(HealthDay News) – During eating, free fatty acids are preferentially stored in upper-body fat in both men and women, but during walking they are preferentially stored in lower-body fat in women, according to a study published in the February issue of Diabetes.

Christina Koutsari, Ph.D., from the Mayo Clinic in Rochester, Minn., and colleagues measured palmitate storage and storage rates in upper- and lower-body subcutaneous fat in 41 individuals during eating and in 40 individuals during walking.

The researchers found that during eating, palmitate storage in both upper-body and lower-body fat was significantly higher in women than men, although both sexes had significantly higher storage rates in upper-body fat. In contrast, during walking, palmitate storage was significantly higher in women only in lower-body fat, while both sexes had similar storage of palmitate in upper-body fat. Palmitate storage in lower-body fat correlated with adipocyte CD36 during eating and with diacylglycerol acyltransferase during walking.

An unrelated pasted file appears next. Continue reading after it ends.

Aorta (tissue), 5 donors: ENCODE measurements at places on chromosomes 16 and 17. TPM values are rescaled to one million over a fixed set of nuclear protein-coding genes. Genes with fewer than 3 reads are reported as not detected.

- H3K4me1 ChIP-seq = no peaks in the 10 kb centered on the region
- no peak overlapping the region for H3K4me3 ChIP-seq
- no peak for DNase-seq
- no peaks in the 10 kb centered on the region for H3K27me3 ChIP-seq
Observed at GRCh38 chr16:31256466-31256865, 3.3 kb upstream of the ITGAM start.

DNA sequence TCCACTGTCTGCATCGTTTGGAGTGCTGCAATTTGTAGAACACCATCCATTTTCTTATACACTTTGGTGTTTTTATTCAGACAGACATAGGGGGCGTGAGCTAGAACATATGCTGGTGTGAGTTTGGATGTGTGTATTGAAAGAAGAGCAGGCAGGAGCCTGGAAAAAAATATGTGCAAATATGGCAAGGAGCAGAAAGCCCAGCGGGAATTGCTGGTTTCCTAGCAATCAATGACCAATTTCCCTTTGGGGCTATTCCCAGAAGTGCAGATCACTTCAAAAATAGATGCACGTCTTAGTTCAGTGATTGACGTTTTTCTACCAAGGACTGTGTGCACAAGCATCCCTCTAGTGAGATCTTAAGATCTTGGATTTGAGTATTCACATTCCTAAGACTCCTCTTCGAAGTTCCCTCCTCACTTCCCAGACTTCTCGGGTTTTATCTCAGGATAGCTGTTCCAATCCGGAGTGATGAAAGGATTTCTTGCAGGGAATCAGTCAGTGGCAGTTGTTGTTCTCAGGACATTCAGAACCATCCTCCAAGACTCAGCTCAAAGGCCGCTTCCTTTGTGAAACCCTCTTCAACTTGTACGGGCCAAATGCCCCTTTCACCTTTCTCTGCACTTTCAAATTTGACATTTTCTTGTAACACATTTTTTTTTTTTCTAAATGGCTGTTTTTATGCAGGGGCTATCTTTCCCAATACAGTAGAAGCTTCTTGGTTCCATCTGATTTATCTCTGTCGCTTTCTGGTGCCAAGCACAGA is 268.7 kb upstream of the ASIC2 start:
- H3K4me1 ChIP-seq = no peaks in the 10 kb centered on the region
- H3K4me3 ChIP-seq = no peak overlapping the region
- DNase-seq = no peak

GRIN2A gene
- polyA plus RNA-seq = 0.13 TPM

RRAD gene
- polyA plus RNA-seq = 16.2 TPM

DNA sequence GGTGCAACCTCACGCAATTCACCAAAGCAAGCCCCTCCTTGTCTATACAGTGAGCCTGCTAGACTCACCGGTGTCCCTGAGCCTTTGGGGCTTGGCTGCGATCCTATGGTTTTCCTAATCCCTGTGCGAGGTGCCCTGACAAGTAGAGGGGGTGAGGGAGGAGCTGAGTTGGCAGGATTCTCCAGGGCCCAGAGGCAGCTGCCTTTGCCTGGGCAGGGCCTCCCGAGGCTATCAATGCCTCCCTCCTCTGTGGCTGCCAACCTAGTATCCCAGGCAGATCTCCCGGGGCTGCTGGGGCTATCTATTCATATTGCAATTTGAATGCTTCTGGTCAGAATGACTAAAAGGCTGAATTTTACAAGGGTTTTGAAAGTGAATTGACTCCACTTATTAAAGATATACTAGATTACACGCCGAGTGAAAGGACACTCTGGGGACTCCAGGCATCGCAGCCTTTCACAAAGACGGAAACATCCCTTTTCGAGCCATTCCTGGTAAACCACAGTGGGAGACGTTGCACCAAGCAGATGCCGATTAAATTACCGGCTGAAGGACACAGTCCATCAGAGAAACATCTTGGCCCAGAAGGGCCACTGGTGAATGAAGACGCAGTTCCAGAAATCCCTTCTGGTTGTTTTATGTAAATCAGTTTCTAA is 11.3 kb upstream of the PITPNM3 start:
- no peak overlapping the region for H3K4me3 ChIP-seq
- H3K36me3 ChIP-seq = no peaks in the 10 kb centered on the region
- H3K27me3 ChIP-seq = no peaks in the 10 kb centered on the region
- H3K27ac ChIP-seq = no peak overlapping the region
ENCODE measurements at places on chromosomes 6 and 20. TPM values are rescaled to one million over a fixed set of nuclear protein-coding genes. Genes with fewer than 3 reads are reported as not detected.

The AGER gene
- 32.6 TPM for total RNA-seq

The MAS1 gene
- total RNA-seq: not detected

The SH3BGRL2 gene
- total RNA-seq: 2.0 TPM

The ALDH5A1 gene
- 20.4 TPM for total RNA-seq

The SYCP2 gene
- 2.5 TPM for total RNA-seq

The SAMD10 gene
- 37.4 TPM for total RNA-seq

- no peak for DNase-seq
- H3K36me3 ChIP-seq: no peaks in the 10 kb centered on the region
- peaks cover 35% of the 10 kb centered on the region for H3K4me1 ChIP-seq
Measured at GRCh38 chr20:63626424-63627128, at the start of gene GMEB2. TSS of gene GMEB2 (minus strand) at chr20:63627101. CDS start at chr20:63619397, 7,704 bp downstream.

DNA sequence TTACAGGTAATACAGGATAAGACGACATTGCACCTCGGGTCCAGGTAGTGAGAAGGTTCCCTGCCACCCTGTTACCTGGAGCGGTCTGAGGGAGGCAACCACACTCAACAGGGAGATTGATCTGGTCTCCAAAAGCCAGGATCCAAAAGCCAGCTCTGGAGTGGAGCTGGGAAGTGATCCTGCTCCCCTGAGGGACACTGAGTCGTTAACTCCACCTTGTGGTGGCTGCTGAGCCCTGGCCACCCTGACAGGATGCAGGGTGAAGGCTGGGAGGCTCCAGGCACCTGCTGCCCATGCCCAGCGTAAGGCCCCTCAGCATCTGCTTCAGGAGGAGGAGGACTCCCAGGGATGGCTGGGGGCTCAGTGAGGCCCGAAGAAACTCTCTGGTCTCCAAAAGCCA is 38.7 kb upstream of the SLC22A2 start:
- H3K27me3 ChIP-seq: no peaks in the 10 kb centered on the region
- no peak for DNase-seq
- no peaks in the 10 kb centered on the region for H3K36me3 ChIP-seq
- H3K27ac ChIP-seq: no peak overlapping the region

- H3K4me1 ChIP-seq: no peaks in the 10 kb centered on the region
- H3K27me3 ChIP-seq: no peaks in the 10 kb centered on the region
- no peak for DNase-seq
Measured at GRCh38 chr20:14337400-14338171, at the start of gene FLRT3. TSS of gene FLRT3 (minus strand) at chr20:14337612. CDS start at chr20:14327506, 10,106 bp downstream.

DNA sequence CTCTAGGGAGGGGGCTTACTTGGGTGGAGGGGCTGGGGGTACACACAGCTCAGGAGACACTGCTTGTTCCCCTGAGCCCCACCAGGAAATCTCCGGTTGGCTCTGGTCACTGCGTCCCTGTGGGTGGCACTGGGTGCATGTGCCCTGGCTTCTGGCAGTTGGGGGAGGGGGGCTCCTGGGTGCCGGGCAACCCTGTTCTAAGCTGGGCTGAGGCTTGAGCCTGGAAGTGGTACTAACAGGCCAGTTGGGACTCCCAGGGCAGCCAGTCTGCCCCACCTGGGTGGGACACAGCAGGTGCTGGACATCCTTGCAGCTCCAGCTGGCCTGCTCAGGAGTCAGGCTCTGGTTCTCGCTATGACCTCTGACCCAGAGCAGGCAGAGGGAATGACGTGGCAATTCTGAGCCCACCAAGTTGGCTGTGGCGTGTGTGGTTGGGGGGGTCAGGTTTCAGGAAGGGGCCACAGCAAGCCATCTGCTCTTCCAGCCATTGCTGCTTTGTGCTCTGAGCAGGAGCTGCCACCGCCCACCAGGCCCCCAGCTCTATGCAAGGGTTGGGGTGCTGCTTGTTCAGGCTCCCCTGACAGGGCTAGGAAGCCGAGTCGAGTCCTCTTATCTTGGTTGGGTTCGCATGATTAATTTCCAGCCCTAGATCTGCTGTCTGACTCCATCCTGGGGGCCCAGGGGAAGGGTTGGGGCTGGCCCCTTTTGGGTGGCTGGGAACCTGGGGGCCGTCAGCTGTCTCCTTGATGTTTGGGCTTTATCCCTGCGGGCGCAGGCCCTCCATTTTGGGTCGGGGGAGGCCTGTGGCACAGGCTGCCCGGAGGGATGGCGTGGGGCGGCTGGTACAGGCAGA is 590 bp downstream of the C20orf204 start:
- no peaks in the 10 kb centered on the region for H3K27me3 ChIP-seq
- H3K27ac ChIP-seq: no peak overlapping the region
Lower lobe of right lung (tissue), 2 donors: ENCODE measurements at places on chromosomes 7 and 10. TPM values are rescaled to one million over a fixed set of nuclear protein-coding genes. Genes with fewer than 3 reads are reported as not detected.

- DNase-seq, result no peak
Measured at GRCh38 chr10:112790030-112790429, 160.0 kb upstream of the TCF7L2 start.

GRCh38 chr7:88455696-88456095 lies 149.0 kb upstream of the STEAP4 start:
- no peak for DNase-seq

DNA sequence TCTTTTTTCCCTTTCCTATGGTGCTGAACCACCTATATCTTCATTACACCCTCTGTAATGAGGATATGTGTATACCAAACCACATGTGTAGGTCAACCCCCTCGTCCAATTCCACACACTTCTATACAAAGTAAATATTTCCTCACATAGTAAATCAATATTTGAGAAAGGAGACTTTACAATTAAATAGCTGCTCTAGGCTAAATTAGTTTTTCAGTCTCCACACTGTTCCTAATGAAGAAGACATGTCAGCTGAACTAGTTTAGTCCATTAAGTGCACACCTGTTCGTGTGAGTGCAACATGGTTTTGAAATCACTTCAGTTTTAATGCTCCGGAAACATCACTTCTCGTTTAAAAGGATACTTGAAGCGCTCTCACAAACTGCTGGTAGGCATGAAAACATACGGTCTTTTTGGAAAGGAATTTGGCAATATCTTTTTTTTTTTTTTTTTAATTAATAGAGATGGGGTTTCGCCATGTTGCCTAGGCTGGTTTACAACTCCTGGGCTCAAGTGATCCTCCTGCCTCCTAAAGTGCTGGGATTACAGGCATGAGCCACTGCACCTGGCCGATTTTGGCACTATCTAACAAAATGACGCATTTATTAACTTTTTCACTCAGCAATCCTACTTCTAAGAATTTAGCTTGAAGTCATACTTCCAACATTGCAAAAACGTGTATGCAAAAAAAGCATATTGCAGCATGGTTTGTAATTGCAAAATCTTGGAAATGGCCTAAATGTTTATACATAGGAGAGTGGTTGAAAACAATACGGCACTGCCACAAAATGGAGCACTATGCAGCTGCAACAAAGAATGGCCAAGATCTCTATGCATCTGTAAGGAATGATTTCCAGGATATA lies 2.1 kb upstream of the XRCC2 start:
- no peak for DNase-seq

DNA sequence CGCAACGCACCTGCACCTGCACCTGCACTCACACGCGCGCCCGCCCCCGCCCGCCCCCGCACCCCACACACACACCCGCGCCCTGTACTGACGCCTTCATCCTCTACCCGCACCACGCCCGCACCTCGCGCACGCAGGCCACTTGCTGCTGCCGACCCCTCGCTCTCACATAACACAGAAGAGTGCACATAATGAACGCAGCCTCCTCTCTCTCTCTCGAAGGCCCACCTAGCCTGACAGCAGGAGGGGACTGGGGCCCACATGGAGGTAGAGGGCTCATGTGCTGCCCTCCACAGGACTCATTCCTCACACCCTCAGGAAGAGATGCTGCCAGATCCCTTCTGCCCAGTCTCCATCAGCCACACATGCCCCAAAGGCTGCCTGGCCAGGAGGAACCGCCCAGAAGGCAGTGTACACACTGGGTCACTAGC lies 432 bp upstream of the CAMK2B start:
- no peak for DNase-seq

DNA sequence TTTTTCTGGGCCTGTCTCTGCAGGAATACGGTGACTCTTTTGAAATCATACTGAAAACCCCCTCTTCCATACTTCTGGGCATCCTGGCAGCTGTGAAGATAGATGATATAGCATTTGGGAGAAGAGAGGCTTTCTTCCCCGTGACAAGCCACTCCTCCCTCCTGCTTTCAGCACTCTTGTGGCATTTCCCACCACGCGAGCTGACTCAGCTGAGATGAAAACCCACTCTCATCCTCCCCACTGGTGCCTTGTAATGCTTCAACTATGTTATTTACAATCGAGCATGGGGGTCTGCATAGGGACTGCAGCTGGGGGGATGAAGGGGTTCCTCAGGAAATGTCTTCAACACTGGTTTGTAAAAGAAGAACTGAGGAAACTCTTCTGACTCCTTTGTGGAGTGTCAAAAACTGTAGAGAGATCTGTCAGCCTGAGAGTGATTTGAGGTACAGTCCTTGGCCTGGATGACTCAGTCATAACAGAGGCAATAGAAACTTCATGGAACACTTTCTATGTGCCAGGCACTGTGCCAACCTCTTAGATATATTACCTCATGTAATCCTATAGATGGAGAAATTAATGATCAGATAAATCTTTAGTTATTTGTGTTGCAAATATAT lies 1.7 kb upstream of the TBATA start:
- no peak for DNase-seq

“We conclude that upper-body subcutaneous fat is the preferred postprandial free fatty acid storage depot for both sexes, whereas walking favors storage in lower-body subcutaneous fat in women,” Koutsari and colleagues write. The findings “reinforce the suggestion that the free fatty acid storage pathway offers a way of protecting the body from excessive amounts of circulating free fatty acids in obesity, especially in women.”

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